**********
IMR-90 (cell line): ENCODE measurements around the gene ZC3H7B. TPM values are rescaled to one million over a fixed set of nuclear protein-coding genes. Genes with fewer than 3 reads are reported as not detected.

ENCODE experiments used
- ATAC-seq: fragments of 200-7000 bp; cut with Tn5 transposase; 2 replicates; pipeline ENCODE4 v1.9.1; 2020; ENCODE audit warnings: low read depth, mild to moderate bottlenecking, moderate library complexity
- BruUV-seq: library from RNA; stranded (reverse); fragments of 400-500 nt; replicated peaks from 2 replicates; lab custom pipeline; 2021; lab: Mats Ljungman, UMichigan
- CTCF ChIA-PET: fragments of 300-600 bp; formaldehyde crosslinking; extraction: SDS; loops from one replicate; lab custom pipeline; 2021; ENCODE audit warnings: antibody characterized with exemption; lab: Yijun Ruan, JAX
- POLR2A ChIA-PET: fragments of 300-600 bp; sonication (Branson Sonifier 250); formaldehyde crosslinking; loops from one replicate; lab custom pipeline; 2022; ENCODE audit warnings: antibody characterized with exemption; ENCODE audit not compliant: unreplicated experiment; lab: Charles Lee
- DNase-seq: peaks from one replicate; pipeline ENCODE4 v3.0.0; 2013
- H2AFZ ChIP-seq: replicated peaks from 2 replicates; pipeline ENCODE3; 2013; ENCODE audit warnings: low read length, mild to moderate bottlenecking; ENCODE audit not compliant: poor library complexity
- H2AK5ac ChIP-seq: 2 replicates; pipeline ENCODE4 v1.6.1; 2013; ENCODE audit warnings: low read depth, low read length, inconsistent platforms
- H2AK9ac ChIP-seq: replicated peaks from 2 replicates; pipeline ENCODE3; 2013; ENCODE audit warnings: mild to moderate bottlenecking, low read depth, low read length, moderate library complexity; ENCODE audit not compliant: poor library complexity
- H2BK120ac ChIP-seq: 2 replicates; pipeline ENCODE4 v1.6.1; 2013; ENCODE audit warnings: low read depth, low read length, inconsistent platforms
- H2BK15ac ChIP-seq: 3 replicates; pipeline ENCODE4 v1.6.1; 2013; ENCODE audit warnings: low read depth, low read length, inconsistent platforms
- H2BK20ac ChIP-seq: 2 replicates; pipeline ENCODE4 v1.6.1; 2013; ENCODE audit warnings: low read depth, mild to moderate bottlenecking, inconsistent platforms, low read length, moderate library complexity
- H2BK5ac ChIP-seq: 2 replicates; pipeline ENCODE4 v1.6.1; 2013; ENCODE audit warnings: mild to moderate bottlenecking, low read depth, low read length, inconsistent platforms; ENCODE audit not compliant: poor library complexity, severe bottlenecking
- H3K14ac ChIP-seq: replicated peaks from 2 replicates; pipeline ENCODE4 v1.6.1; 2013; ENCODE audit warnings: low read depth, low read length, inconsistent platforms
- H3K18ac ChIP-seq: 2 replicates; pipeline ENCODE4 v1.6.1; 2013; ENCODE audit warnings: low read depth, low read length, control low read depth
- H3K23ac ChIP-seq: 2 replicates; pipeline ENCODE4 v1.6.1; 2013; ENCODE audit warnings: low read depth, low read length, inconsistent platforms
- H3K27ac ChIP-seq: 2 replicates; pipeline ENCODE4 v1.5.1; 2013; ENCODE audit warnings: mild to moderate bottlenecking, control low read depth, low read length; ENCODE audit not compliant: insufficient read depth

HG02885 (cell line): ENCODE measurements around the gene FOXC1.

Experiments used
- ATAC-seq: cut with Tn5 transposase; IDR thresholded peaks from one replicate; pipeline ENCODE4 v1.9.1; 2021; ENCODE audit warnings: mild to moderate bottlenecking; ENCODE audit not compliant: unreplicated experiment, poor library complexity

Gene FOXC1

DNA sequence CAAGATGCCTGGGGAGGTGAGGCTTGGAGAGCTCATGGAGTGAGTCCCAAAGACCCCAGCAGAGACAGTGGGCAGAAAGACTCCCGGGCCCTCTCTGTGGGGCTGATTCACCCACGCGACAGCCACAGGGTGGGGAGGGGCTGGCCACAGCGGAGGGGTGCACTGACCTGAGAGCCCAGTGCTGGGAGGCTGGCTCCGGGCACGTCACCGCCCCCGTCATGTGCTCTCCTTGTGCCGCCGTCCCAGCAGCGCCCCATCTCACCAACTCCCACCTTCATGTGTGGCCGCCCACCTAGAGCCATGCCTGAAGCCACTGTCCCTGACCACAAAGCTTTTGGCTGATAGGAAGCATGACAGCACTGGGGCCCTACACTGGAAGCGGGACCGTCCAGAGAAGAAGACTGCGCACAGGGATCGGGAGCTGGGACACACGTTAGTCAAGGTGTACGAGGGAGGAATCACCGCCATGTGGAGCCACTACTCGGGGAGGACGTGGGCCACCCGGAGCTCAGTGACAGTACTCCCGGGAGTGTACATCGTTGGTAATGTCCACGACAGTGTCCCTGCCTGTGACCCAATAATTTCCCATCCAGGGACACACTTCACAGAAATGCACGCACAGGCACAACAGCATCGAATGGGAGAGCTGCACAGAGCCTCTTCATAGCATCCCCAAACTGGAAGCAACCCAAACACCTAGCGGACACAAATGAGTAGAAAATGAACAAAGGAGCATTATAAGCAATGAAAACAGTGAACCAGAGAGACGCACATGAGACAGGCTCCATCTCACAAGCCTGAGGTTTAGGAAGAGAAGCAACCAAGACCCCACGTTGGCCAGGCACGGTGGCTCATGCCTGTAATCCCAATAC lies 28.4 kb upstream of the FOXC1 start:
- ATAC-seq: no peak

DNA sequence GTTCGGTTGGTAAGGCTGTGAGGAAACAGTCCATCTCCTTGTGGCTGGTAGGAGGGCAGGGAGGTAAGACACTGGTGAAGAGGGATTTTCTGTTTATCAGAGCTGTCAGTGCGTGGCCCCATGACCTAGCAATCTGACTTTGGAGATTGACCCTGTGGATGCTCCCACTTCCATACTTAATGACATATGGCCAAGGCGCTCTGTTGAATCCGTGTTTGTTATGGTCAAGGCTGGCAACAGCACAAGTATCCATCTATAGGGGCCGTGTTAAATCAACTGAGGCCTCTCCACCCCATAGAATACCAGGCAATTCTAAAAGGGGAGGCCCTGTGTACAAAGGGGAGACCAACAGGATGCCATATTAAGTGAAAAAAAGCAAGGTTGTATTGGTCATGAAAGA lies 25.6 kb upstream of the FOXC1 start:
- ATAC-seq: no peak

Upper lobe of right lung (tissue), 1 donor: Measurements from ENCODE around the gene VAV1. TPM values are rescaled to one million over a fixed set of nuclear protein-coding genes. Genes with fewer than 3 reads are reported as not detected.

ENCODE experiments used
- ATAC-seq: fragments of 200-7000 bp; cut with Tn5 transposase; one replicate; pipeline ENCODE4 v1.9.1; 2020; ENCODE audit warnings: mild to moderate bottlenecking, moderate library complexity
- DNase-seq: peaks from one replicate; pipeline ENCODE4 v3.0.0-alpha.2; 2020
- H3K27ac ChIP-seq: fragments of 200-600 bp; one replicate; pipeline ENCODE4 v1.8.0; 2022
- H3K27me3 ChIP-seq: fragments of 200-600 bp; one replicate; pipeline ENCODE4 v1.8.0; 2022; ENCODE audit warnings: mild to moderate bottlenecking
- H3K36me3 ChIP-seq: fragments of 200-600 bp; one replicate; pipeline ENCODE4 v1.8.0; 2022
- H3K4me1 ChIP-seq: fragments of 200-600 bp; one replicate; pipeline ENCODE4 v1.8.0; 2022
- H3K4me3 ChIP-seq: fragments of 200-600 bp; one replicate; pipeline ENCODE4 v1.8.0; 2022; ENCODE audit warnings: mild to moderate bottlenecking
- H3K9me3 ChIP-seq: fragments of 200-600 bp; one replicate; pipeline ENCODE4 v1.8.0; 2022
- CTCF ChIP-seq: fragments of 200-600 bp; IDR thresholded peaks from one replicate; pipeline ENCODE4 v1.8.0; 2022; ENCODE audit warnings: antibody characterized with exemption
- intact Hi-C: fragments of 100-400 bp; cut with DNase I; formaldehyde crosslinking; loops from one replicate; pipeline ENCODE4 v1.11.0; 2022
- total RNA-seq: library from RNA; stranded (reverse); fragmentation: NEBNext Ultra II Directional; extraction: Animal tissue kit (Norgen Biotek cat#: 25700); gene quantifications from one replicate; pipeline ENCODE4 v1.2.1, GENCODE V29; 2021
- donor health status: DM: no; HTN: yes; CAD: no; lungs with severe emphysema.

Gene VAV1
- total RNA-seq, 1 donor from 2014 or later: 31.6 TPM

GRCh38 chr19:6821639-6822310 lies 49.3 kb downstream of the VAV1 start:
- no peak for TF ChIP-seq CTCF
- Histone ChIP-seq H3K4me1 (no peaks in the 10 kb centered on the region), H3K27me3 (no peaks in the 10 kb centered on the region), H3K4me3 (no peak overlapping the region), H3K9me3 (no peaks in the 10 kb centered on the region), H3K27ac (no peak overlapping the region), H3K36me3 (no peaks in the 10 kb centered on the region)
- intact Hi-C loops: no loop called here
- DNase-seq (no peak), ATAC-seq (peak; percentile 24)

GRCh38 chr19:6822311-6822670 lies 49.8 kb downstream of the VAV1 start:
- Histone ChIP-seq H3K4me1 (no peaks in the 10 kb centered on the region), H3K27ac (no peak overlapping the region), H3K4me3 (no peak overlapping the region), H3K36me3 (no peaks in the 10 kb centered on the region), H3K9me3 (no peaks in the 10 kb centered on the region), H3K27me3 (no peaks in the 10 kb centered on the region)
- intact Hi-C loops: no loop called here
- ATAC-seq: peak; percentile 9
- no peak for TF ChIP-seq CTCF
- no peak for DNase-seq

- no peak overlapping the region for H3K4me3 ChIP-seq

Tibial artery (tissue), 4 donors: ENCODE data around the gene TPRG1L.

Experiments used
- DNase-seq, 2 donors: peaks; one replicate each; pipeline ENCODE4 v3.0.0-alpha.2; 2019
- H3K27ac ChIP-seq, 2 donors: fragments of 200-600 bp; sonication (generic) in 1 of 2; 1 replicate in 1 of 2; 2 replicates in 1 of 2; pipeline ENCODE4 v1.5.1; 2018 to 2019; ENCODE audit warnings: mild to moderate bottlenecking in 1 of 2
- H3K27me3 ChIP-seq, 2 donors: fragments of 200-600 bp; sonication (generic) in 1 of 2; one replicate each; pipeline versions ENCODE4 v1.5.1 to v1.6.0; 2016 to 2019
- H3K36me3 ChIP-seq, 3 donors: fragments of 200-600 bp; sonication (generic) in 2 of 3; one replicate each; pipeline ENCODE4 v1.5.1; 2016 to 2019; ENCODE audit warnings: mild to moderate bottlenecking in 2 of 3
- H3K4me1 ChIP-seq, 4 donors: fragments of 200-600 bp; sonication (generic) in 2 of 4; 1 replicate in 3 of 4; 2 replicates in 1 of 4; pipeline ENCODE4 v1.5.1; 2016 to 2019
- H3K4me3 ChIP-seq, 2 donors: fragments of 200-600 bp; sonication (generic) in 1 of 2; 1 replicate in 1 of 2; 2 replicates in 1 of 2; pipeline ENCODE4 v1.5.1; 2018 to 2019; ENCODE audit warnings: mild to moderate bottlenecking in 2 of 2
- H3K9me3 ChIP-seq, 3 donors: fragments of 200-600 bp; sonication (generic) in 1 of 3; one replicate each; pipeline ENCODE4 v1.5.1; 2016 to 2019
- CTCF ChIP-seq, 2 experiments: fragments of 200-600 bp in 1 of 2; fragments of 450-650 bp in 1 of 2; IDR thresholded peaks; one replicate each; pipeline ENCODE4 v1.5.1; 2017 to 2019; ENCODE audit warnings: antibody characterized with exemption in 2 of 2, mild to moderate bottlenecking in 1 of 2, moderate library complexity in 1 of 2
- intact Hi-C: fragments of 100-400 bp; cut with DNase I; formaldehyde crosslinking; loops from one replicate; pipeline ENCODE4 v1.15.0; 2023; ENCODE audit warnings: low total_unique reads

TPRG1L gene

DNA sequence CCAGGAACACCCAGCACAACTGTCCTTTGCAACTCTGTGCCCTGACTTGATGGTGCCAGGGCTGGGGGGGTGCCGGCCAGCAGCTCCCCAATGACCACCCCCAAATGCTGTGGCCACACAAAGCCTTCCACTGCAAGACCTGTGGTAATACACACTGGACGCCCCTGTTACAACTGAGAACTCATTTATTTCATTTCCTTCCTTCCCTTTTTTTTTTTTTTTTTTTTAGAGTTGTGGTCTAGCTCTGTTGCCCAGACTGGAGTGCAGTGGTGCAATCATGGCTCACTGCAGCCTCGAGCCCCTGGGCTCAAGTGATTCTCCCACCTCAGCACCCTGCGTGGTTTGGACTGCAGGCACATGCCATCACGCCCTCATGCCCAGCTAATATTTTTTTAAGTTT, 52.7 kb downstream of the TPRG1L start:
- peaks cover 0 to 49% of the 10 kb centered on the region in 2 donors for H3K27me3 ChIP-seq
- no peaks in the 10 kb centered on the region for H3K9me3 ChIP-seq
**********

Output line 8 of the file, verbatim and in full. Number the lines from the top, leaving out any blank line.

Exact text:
- H2AFZ ChIP-seq: replicated peaks from 2 replicates; pipeline ENCODE3; 2013; ENCODE audit warnings: low read length, mild to moderate bottlenecking; ENCODE audit not compliant: poor library complexity